Senior Regional Correspondent

“Cautious” and “shrewd” are two words that fairly describe Maryland Lt. Gov. Anthony Brown’s wildly successful campaign strategy for winning the Democratic gubernatorial nomination.

“Opportunistic” and “gutless” are others.

The safe, easy route prevailed. Brown parlayed a shiny résumé, blue-chip endorsements and a message of bland generalities to secure a landslide anointment as the state’s likely next governor.

His campaign theme: “Building a Better Maryland for More Marylanders.” Who would argue?

But Brown’s refusal to take bold, forward-looking positions on major issues means Maryland voters are set to elect a new chief executive without having a clear sense of where he wants to lead the state.

Sure, Brown would govern as a liberal in the mold of his patron, Gov. Martin O’Malley (D). But the Democrats who effectively voted for a third O’Malley term did so without a clue about how it might be different from the first two.

Brown and his team should have been willing to say more, for the sake of securing a true mandate for action. Instead, his disciplined reticence contributed to such voter boredom that the primary had the lowest turnout in memory.

St. Mary’s College of Maryland political scientist Todd Eberly summed up the approach well: “They decided early on, ‘We’re not going to risk anything. We’re not going to propose anything. We’re just going to win.’ ”

Especially relevant is Brown’s fuzziness over his intentions on bread-and-butter economic issues. They will probably be the next governor’s primary concern. O’Malley has already won all the big victories on such social controversies as same-sex marriage, immigration and gun control.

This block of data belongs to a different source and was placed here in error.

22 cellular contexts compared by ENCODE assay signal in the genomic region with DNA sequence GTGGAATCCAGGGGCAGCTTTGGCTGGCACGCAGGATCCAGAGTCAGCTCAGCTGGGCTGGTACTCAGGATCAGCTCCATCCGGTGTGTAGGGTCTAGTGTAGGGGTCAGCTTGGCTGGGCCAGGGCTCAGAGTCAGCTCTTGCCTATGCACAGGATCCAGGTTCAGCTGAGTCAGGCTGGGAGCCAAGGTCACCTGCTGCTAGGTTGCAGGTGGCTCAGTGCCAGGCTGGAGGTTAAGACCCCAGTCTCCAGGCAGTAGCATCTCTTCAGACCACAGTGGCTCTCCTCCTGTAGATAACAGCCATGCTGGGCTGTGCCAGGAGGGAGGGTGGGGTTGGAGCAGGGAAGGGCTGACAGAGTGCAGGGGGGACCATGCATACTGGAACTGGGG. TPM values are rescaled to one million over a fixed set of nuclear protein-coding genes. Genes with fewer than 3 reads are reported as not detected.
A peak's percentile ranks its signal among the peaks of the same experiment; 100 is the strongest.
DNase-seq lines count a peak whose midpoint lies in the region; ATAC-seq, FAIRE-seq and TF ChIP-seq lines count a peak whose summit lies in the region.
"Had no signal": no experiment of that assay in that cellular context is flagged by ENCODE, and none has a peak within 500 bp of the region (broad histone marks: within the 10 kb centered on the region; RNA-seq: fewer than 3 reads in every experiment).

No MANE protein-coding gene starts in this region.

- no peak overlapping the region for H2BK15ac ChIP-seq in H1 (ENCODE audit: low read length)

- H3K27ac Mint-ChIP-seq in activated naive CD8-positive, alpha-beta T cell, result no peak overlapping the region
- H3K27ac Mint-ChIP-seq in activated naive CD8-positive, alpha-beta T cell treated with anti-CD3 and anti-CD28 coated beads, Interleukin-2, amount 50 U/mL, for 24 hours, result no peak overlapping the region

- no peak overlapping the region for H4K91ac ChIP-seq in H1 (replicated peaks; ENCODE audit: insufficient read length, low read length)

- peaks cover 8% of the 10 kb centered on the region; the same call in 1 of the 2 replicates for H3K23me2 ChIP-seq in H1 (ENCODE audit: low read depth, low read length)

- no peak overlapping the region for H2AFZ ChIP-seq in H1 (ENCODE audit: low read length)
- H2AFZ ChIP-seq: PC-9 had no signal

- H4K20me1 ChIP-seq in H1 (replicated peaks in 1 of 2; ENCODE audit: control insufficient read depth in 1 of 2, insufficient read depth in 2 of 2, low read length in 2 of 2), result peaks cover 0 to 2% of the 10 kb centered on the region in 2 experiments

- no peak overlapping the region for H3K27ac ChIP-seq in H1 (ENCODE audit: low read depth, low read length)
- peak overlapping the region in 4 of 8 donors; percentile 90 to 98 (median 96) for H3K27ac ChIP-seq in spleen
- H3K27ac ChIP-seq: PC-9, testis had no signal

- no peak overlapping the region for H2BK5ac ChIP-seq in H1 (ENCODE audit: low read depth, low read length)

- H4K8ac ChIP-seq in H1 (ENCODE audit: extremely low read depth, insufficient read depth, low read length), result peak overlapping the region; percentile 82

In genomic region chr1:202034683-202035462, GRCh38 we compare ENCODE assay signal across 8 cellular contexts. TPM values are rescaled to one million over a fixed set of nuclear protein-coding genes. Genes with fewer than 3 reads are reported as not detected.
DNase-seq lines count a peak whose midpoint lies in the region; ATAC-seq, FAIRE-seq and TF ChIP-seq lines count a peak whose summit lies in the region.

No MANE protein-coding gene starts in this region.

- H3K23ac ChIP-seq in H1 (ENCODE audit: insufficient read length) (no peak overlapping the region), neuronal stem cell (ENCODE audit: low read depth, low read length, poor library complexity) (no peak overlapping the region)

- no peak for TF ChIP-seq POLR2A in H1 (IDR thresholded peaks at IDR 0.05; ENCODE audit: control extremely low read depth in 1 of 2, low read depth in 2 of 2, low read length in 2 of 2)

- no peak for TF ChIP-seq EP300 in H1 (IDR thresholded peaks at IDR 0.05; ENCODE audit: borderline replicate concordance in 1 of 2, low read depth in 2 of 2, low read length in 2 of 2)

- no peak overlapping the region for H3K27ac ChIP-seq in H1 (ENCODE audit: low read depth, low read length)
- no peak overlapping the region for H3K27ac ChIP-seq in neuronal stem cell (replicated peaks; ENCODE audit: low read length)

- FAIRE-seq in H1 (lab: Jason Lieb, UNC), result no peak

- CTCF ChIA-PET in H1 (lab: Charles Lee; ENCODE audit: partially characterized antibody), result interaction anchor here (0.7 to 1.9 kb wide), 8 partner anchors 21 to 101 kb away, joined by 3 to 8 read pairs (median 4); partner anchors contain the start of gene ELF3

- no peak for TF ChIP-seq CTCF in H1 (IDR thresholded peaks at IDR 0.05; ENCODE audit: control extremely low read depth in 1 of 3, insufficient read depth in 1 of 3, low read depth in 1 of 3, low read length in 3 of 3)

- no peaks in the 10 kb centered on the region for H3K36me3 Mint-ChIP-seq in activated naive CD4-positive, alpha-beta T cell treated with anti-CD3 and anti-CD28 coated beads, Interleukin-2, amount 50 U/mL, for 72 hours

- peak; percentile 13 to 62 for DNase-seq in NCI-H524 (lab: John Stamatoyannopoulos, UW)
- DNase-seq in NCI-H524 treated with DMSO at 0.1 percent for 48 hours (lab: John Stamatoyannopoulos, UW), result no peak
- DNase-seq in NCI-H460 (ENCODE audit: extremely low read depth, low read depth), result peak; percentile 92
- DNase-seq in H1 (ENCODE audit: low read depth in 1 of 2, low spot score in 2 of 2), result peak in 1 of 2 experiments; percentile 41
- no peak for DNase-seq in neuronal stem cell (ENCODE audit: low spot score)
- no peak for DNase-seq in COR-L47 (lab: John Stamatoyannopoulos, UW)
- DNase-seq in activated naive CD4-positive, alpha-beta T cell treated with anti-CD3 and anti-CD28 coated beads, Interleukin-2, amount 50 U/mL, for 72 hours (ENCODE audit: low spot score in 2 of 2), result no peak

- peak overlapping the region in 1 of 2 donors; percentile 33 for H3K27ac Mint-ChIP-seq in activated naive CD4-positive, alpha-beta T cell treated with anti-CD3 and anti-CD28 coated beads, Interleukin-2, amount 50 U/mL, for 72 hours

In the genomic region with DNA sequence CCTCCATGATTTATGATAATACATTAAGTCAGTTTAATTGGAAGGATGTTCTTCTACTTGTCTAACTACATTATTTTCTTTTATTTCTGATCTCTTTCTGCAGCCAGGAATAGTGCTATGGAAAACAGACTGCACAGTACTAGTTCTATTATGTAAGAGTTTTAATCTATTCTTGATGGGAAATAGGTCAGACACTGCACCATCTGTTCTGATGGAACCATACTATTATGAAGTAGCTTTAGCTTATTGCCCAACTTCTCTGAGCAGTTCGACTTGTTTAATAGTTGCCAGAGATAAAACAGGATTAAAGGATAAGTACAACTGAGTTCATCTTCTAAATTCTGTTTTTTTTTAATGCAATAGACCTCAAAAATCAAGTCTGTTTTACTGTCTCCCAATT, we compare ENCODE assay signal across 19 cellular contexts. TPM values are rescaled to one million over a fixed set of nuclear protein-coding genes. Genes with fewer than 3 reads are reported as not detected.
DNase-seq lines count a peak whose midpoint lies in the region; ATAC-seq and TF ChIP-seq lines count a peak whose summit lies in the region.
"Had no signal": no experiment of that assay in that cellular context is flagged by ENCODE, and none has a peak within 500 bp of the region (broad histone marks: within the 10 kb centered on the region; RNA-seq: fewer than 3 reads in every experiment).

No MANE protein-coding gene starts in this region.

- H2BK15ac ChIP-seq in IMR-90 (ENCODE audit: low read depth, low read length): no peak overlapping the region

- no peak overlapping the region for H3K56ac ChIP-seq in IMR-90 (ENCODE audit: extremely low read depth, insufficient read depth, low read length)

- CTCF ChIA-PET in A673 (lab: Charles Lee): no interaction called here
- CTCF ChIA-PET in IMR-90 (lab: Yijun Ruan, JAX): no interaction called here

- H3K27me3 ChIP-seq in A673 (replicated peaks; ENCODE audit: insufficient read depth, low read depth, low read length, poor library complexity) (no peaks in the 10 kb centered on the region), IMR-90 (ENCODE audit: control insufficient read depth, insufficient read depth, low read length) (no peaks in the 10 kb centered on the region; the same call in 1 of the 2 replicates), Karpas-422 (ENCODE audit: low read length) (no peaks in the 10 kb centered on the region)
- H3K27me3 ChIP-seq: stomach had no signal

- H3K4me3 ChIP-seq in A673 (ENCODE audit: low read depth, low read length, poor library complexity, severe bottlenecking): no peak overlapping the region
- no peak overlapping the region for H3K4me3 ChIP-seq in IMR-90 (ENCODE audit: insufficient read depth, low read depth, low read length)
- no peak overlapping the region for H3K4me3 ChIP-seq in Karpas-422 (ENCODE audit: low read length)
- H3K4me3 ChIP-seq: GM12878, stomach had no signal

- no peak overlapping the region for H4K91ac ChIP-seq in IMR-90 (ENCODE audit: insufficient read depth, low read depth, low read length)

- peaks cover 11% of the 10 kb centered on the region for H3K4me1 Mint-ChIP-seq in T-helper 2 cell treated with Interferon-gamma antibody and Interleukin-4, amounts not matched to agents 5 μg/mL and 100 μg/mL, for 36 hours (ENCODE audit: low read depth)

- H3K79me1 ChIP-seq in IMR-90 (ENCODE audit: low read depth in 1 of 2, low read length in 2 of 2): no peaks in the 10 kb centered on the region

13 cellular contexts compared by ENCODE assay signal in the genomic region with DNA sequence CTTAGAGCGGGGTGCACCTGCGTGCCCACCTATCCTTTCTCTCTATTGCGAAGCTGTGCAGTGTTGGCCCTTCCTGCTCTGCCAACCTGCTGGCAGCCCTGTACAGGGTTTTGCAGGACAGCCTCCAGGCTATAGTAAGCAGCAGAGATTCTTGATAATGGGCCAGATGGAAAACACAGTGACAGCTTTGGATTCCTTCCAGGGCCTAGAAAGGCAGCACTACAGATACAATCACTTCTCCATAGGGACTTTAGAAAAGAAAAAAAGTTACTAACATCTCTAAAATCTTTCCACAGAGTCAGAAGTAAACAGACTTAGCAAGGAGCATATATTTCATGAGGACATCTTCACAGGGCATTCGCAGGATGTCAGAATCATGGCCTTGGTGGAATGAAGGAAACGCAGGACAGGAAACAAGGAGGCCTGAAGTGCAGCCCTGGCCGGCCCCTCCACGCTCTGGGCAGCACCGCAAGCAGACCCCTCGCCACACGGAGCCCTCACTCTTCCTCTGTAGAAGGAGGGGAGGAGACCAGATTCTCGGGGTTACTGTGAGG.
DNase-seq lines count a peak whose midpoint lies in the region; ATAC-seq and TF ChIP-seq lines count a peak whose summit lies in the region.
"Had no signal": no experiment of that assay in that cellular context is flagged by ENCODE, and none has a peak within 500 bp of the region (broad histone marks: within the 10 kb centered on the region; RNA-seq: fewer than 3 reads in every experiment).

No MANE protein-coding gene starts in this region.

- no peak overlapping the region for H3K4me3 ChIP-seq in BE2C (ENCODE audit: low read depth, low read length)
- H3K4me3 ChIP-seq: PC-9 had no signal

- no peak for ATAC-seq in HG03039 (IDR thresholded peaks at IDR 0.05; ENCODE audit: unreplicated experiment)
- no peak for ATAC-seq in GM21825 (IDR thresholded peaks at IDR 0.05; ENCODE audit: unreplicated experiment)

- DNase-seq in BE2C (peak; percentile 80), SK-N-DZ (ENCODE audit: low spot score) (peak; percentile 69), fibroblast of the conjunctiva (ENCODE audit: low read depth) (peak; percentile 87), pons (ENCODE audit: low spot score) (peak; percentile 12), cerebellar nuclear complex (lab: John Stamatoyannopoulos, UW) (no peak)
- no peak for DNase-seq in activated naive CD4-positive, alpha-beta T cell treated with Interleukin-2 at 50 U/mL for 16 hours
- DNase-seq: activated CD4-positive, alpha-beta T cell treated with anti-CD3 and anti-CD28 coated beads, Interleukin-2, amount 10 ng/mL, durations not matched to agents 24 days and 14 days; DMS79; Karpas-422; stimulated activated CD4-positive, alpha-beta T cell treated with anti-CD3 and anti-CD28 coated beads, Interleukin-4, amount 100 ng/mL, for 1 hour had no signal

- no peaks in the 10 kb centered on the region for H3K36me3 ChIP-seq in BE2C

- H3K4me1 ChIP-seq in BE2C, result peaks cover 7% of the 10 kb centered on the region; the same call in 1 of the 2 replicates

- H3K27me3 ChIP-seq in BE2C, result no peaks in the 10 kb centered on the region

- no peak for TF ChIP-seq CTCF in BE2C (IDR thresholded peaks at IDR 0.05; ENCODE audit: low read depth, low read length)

Would Brown’s chief focus be helping low-wage workers, as his union supporters hope? They would like to see universal paid sick leave and accelerated plans to raise the minimum wage.

Or would he emphasize making Maryland more business-friendly, as his corporate backers desire?

Brown claims he wants Maryland to have the nation’s ­“#1 competitive business climate.” That’s rather a tall order, considering it ranks 43rd, according to one survey.

The question is, how would Brown do it? Apart from a proposal to expand early childhood education, details are few.

In particular, Brown has avoided making specific proposals on the key issue of taxes. He says he’d leave that to a blue-ribbon commission to be named later.

Brown was able to win with such a guarded effort partly by relying on his personal story, especially his Army service including duty in Iraq.

In addition, although he didn’t make the campaign about race, he benefited from the pride that some African American voters took in the prospect of electing the state’s first black governor.

Brown also was lucky that his top primary opponent, Attorney General Doug Gansler, ran a flawed campaign. Gansler started late, underestimated Brown and seemed uncertain about how much to position himself to Brown’s right ideologically.

Perhaps most damaging was Gansler’s failure to do enough to overcome voters’ chagrin over the “Troopergate” and “Beach Week” controversies that erupted last fall and came to define his candidacy.

Gansler blasted Brown, rightly, for his failure to adequately oversee the rollout of Maryland’s health insurance exchange as part of President Obama’s health-care reforms. As I and others anticipated, however, that charge didn’t stick with Democratic primary voters.

They didn’t want to hear anything negative about Obamacare, even if it wasn’t being implemented properly in their own state.

It’s conceivable that a forceful challenge from Republican nominee Larry Hogan would force Brown to take clearer positions for the general election.

In his primary victory speech, Hogan said he wanted to roll back as many as possible of the 40 or so tax and fee increases adopted during what he called the O’Malley-Brown administration.

But it’s just as likely that Brown will stick to the script he’s been using. He starts out with such a huge advantage, given Democrats’ 2-to-1 edge in registered voters, that there’s little reason to change.

In his speech Tuesday evening, Brown told supporters, “This campaign isn’t about where we’ve been. It’s about where we’re going. It’s about what’s next.”

I agree. Before Election Day, he ought to tell us more about what that means.

I discuss local issues Friday at 8:50 a.m. on WAMU (88.5 FM). For previous columns, go to www.